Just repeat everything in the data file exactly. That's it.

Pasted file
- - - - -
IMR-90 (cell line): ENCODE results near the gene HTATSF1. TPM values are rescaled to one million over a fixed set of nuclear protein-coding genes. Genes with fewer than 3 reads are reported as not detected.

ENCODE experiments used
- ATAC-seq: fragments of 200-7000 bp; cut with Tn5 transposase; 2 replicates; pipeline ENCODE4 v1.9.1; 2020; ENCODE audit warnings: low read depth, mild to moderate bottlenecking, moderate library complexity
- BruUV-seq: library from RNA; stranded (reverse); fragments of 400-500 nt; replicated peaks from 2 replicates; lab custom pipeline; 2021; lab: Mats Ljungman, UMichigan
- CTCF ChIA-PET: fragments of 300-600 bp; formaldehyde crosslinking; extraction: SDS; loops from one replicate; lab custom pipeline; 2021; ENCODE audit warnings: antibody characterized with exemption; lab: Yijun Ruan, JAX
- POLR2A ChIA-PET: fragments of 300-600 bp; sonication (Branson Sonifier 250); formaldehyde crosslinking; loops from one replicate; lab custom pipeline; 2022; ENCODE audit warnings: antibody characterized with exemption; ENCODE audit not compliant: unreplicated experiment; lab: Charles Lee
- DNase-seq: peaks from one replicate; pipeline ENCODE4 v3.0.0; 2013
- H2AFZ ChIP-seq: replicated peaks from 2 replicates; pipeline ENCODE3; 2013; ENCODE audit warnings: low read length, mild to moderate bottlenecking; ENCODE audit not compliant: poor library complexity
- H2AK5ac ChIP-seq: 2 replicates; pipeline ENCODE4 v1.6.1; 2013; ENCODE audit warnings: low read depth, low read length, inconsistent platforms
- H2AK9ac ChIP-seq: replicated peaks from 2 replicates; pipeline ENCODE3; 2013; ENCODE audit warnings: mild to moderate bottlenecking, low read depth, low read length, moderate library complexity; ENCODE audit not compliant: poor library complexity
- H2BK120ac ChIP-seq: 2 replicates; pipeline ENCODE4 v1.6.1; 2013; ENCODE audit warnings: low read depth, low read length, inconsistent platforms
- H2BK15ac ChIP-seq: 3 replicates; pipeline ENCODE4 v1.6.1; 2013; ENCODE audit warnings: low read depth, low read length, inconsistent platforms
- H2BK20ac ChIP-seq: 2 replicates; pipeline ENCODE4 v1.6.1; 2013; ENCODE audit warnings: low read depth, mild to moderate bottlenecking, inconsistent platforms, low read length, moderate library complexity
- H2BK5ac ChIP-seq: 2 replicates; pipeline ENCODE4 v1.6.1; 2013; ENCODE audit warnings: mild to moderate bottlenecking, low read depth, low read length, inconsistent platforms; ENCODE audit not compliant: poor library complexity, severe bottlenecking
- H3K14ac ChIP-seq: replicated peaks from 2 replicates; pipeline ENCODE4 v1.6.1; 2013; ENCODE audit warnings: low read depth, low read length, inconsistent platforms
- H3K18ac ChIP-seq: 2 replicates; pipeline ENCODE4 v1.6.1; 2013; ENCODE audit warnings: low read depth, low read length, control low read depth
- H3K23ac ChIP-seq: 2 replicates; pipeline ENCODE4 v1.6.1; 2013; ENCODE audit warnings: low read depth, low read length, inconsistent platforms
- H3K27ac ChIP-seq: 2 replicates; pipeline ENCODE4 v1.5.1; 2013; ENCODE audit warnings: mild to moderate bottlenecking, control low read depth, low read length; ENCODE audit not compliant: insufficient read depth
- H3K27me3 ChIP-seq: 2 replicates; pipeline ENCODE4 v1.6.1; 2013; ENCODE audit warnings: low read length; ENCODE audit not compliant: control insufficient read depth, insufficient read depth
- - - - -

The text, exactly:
IMR-90 (cell line): ENCODE results near the gene HTATSF1. TPM values are rescaled to one million over a fixed set of nuclear protein-coding genes. Genes with fewer than 3 reads are reported as not detected.

ENCODE experiments used
- ATAC-seq: fragments of 200-7000 bp; cut with Tn5 transposase; 2 replicates; pipeline ENCODE4 v1.9.1; 2020; ENCODE audit warnings: low read depth, mild to moderate bottlenecking, moderate library complexity
- BruUV-seq: library from RNA; stranded (reverse); fragments of 400-500 nt; replicated peaks from 2 replicates; lab custom pipeline; 2021; lab: Mats Ljungman, UMichigan
- CTCF ChIA-PET: fragments of 300-600 bp; formaldehyde crosslinking; extraction: SDS; loops from one replicate; lab custom pipeline; 2021; ENCODE audit warnings: antibody characterized with exemption; lab: Yijun Ruan, JAX
- POLR2A ChIA-PET: fragments of 300-600 bp; sonication (Branson Sonifier 250); formaldehyde crosslinking; loops from one replicate; lab custom pipeline; 2022; ENCODE audit warnings: antibody characterized with exemption; ENCODE audit not compliant: unreplicated experiment; lab: Charles Lee
- DNase-seq: peaks from one replicate; pipeline ENCODE4 v3.0.0; 2013
- H2AFZ ChIP-seq: replicated peaks from 2 replicates; pipeline ENCODE3; 2013; ENCODE audit warnings: low read length, mild to moderate bottlenecking; ENCODE audit not compliant: poor library complexity
- H2AK5ac ChIP-seq: 2 replicates; pipeline ENCODE4 v1.6.1; 2013; ENCODE audit warnings: low read depth, low read length, inconsistent platforms
- H2AK9ac ChIP-seq: replicated peaks from 2 replicates; pipeline ENCODE3; 2013; ENCODE audit warnings: mild to moderate bottlenecking, low read depth, low read length, moderate library complexity; ENCODE audit not compliant: poor library complexity
- H2BK120ac ChIP-seq: 2 replicates; pipeline ENCODE4 v1.6.1; 2013; ENCODE audit warnings: low read depth, low read length, inconsistent platforms
- H2BK15ac ChIP-seq: 3 replicates; pipeline ENCODE4 v1.6.1; 2013; ENCODE audit warnings: low read depth, low read length, inconsistent platforms
- H2BK20ac ChIP-seq: 2 replicates; pipeline ENCODE4 v1.6.1; 2013; ENCODE audit warnings: low read depth, mild to moderate bottlenecking, inconsistent platforms, low read length, moderate library complexity
- H2BK5ac ChIP-seq: 2 replicates; pipeline ENCODE4 v1.6.1; 2013; ENCODE audit warnings: mild to moderate bottlenecking, low read depth, low read length, inconsistent platforms; ENCODE audit not compliant: poor library complexity, severe bottlenecking
- H3K14ac ChIP-seq: replicated peaks from 2 replicates; pipeline ENCODE4 v1.6.1; 2013; ENCODE audit warnings: low read depth, low read length, inconsistent platforms
- H3K18ac ChIP-seq: 2 replicates; pipeline ENCODE4 v1.6.1; 2013; ENCODE audit warnings: low read depth, low read length, control low read depth
- H3K23ac ChIP-seq: 2 replicates; pipeline ENCODE4 v1.6.1; 2013; ENCODE audit warnings: low read depth, low read length, inconsistent platforms
- H3K27ac ChIP-seq: 2 replicates; pipeline ENCODE4 v1.5.1; 2013; ENCODE audit warnings: mild to moderate bottlenecking, control low read depth, low read length; ENCODE audit not compliant: insufficient read depth
- H3K27me3 ChIP-seq: 2 replicates; pipeline ENCODE4 v1.6.1; 2013; ENCODE audit warnings: low read length; ENCODE audit not compliant: control insufficient read depth, insufficient read depth